A Final Word on the Monologues
Father Jenkins recently issued a closing statement concerning Notre Dame's recent discussion of academic freedom. He concluded that his original decision of holding controversial events in academic environments should be the model for the future:
Thanks to the efforts of some faculty members, this year's performance of The Vagina Monologues was brought into dialogue with Catholic tradition through panels which followed each performance. Panelists presented the Catholic teaching on human sexuality, and students and faculty engaged one another and these issues in serious and informed discussion. These panels taught me and perhaps taught others that the creative contextualization of a play like The Vagina Monologues can bring certain perspectives on important issues into a constructive and fruitful dialogue with the Catholic tradition. This is a good model for the future. Accordingly, I see no reason to prohibit performances of The Vagina Monologues on campus, and do not intend to do so.
I cannot remember a time when The Vagina Monologues sparked so much discussion of the theological issues surrounding human sexuality. I was pleased to read opinions in the Observer which promote Pope John Paul's II Theology of the Body. I am also gratified to know students who heard the play on campus were also given the opportunity to hear the Church's beautiful teaching on the subject.
I agree with Father Jenkins. A Catholic university cannot shy away from controversial subjects. Notre Dame must engage the destructive elements of our culture with the Truth.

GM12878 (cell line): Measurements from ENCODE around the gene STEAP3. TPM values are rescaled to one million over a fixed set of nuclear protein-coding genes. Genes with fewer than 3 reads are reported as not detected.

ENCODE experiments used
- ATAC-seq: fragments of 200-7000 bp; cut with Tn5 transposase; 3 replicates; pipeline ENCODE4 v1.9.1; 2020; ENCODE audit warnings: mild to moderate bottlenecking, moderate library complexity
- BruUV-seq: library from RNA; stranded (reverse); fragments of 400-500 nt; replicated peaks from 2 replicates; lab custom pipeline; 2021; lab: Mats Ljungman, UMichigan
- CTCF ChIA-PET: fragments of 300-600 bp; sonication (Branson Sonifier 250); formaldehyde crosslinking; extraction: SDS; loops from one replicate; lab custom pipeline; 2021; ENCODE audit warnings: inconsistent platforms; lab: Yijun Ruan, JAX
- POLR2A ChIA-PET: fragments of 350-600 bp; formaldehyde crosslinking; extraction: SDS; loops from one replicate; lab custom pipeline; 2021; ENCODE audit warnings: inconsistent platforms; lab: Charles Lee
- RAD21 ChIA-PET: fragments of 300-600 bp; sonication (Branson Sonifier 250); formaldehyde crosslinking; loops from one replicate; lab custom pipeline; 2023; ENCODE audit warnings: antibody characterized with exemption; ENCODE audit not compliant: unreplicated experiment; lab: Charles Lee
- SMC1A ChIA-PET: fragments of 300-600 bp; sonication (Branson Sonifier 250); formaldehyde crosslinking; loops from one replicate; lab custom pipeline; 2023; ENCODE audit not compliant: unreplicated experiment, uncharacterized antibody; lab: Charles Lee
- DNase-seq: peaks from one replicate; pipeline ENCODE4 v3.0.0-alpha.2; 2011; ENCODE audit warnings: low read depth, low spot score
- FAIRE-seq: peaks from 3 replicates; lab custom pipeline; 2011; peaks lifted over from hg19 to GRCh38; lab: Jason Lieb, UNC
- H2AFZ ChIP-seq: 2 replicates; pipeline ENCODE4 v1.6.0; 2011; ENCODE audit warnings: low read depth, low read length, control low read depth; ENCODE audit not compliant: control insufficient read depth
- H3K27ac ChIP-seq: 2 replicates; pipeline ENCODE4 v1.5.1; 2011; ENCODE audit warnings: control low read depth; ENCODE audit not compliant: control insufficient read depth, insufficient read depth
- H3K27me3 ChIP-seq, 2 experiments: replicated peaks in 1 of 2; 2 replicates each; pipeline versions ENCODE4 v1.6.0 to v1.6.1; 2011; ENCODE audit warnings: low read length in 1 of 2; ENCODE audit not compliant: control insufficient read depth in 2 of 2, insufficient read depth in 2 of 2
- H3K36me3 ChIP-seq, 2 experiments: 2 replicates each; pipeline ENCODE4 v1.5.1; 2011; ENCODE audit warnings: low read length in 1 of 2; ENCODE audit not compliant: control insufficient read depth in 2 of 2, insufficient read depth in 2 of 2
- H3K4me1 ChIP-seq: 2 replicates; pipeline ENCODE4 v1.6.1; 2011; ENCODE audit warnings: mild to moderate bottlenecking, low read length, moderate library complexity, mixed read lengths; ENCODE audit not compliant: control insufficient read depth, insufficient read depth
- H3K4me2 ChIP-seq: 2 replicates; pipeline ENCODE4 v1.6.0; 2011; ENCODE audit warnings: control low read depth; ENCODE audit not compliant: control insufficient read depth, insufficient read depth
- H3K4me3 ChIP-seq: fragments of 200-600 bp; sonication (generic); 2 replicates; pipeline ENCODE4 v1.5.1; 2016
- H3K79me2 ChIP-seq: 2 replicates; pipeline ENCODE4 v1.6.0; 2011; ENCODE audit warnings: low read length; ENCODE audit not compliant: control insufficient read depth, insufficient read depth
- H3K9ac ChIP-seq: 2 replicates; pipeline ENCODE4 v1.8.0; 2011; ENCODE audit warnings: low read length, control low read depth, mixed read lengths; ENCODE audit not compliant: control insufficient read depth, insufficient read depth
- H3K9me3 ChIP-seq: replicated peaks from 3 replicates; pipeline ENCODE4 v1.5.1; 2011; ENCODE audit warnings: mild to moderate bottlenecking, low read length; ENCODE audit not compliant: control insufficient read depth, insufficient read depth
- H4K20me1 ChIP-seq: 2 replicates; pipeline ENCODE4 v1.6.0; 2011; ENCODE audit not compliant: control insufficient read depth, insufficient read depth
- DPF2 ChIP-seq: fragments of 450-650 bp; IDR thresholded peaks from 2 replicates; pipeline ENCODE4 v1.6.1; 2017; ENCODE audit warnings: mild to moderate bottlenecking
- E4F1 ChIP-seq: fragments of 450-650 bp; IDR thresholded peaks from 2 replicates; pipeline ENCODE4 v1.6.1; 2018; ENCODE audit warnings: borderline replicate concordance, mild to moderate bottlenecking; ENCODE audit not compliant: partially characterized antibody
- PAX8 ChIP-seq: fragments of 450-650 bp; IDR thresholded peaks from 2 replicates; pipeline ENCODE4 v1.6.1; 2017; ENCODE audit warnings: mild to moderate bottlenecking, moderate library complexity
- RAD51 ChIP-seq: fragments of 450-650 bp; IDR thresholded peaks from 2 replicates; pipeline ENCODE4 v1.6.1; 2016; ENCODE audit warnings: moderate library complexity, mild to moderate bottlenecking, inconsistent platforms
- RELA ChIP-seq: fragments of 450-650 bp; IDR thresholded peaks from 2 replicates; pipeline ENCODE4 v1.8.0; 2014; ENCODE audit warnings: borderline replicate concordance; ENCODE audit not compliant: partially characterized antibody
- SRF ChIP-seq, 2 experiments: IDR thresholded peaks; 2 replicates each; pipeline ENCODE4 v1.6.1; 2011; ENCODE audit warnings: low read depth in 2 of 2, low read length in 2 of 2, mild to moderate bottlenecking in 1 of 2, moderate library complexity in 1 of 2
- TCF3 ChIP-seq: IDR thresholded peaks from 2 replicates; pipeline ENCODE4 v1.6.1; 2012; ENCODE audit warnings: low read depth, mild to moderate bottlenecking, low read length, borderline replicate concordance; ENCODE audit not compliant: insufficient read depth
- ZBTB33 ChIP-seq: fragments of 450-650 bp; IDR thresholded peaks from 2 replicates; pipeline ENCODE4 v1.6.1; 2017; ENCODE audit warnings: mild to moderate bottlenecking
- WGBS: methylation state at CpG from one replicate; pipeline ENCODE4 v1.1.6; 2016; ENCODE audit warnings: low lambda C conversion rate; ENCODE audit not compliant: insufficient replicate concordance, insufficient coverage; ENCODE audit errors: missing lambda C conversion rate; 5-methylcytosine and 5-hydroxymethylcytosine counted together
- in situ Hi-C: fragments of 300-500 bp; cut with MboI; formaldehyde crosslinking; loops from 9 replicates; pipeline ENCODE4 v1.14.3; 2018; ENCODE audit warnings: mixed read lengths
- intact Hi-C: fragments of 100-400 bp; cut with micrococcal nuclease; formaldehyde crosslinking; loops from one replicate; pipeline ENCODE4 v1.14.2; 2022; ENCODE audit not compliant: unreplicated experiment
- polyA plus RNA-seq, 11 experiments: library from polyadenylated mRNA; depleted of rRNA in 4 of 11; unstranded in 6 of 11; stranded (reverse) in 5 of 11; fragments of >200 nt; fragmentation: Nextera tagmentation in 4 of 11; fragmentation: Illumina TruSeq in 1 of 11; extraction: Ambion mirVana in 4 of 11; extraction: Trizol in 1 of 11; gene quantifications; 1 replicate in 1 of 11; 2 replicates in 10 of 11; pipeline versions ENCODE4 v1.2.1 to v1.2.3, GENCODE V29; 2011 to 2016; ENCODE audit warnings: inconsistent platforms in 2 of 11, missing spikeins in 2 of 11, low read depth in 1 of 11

In his most recent statement about the Monologues, Bishop D'Arcy of South Bend/Fort Wayne quoted a letter he received from Lisa Everett:
The monologues have become, in fact, a cultural phenomenon, and a Catholic university could have a fine contribution to make in analyzing why that has happened, what the appeal of the play is, and why the answer to the desecration of women that sexual abuse and violence constitute cannot be the perhaps less obvious but more insidious desecration of women that many of the monologues depict
Indeed the Monologues have become a large cultural phenomenon. Thousands of women identify with its message. Tragically, it is insidiously destructive to the dignity of women. Notre Dame should challenge the message of the Monologues and promote true dignity. ND cannot do so by avoiding the play. One cannot stop to phenomenon of the Monologues by simply banning it from campus. It is out there and ND should engage it and shed light on it. Father Jenkins is right on target in saying, "Our goal is not to limit discussion or inquiry, but to enrich it; it is not to insulate that faith tradition from criticism, but to foster constructive engagement with critics."
I would love to see the University sponsor a Theology of the Body conference near V-Day. This conference could be used to raise funds for local women's shelters and could offer a beautiful alternative to the demeaning message of the Monologues.